No outs. Jared and I had to talk about it ourselves. I was calmer. Points and counterpoints and hours.  He supported me either way. He understood the fear, much as a man can. I asked if he'd stick by me, but we both knew he wasn't the one we needed to worry about.

Began the brief period of Ambivalence with a Side of C-Cup. I told a few close friends, who had happy but restrained reactions. Jared told his parents. The concerns were equal- my health was paramount, as I was the real person here, but if there was a likelihood this would work out, what a joy this might be. I began to be infected with peoples’ love. With the sense that maybe my practical fears were a cover for insecurity. Maybe I could do it.  With all the odds- the Plan B, the PCOS pessimism, Lyme, the One Time thing- maybe this little packet of cells, soon to resemble a Jordan almond, soon to resemble me and Jared, was snuggling in, sticking to my sides, sticking by me because it believed in me.  I didn't have ideal health. I didn't have money. But I had love. Love is more than many mothers have. Mother? Girlfriend. Artist. Reluctant sick person.  Self-centered fraud in therapy. Mother? I pored over, a site I had visited probably as often as I thought about names. I thought about how bad of a thing it would be to raise a tiny, brilliant boy to respect women, dress him in seersucker.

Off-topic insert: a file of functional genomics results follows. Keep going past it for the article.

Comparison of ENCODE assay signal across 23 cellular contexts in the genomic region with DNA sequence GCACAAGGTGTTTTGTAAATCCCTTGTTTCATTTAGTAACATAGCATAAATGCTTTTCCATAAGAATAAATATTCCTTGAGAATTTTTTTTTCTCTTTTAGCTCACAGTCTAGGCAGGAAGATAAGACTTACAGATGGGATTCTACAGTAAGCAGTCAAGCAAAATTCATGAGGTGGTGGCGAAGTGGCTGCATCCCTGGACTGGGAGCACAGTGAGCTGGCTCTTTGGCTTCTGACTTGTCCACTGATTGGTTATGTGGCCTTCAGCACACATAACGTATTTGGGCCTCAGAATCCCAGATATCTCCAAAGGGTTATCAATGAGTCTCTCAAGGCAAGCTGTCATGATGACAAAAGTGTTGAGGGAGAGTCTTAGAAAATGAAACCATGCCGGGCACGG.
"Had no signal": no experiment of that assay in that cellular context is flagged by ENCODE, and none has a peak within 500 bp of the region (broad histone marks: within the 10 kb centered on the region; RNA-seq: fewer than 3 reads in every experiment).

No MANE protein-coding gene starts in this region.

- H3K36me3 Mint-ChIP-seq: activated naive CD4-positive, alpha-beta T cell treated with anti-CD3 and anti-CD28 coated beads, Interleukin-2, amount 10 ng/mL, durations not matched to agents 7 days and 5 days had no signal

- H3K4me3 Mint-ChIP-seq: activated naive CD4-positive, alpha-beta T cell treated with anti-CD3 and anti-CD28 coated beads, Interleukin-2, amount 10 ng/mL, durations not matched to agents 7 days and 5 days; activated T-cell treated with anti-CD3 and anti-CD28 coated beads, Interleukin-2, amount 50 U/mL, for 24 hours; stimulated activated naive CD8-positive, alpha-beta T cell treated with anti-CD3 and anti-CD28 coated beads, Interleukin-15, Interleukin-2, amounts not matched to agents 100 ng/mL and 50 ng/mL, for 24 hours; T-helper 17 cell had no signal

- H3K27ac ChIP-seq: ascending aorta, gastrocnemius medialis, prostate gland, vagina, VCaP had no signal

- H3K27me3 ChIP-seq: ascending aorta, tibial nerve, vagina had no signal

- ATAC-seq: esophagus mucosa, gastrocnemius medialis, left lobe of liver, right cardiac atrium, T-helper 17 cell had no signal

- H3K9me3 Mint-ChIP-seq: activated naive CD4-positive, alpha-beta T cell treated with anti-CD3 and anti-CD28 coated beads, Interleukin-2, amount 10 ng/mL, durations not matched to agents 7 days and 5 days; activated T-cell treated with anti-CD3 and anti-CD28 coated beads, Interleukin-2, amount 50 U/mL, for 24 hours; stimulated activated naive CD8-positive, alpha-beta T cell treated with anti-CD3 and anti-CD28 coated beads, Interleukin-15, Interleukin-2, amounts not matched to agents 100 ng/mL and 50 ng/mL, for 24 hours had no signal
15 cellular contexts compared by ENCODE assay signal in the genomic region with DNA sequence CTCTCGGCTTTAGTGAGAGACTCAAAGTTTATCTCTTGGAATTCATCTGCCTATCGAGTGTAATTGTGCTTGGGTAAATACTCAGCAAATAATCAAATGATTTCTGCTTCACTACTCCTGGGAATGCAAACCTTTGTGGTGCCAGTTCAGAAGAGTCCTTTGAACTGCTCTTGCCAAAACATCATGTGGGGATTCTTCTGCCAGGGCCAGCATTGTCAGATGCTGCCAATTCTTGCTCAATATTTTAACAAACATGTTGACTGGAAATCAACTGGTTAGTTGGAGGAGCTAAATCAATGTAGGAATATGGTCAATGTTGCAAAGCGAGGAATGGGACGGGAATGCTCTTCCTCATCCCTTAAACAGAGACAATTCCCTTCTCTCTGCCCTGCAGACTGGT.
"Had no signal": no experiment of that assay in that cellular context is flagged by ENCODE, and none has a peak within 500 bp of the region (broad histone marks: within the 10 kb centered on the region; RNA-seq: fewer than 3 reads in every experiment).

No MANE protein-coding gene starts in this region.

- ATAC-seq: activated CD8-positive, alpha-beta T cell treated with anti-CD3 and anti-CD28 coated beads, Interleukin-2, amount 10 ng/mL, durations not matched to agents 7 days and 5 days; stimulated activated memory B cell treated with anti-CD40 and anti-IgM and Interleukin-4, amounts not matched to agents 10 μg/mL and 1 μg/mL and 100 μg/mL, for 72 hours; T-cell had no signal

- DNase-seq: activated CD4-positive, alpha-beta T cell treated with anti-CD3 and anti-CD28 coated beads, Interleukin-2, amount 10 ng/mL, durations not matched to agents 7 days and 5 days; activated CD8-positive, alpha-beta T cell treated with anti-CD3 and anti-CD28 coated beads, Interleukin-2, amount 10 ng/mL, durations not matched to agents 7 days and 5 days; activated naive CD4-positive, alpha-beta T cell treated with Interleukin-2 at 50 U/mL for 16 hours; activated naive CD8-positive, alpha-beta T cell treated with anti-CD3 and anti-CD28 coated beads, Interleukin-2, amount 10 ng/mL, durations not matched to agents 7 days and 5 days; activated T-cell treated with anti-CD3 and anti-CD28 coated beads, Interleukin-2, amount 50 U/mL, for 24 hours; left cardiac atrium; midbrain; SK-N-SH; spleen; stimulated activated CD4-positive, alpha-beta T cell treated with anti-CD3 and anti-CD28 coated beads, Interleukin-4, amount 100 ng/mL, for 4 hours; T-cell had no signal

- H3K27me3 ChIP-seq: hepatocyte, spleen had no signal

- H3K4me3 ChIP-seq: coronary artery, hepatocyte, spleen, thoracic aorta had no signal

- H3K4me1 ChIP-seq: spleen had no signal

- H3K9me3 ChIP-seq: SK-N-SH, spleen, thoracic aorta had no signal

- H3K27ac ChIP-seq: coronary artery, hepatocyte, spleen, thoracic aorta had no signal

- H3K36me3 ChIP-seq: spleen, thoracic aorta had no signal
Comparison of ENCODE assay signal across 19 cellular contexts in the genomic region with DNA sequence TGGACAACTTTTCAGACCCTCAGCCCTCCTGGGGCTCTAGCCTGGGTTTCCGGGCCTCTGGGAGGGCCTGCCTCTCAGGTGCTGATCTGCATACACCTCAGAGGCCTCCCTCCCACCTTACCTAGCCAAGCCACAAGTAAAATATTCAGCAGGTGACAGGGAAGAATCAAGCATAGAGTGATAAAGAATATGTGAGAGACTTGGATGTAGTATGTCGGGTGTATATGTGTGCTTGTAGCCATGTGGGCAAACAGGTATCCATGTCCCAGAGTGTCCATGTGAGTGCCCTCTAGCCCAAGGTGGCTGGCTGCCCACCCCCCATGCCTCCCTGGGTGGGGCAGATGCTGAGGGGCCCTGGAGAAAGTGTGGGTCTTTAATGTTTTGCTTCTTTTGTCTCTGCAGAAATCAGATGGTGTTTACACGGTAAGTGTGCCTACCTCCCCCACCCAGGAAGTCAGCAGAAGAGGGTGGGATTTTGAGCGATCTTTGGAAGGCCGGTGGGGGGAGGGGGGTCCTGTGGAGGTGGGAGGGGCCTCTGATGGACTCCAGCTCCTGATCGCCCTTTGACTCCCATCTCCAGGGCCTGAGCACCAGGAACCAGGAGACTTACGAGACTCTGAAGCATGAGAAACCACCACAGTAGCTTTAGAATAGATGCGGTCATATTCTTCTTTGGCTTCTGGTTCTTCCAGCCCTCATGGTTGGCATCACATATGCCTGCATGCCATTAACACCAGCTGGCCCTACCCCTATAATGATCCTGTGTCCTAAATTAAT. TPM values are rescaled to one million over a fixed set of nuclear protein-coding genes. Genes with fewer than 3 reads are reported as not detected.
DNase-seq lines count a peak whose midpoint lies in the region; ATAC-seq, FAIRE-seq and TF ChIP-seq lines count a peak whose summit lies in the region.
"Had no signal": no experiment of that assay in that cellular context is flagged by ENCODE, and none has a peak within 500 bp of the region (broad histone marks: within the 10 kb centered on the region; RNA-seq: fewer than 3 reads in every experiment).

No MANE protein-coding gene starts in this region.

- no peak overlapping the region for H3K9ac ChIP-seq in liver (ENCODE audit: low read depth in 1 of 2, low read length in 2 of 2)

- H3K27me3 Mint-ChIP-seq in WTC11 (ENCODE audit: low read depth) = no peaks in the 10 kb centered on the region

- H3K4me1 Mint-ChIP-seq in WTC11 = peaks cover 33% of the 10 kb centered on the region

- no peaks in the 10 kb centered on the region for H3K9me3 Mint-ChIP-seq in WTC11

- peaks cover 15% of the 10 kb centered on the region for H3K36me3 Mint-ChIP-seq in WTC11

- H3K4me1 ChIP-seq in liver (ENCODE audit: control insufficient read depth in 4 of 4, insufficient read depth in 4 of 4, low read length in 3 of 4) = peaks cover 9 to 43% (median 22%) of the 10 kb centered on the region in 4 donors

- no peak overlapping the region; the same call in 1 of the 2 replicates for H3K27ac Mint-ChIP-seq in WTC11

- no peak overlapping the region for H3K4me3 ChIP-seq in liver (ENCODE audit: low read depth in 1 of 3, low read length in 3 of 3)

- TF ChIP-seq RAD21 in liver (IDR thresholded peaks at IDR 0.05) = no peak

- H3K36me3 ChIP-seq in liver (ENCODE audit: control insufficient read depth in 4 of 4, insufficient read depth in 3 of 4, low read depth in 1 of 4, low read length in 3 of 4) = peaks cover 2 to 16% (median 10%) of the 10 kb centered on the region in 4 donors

I rolled over and looked at Jared and told him we would go for it. I didn't feel good, or happy. But I knew what the right decision was. I wouldn't meet him in his cautious excitement, not yet, and asked him to be patient with me till I got there. I wasn't happy but I was right. I could do it.  He kissed me over and over. We discussed names and the benefits of baptism, which I had previously considered baby waterboarding for superstition's sake but is apparently an effective way of preventing a baby going to limbo plus a significant dollar amount in gifts.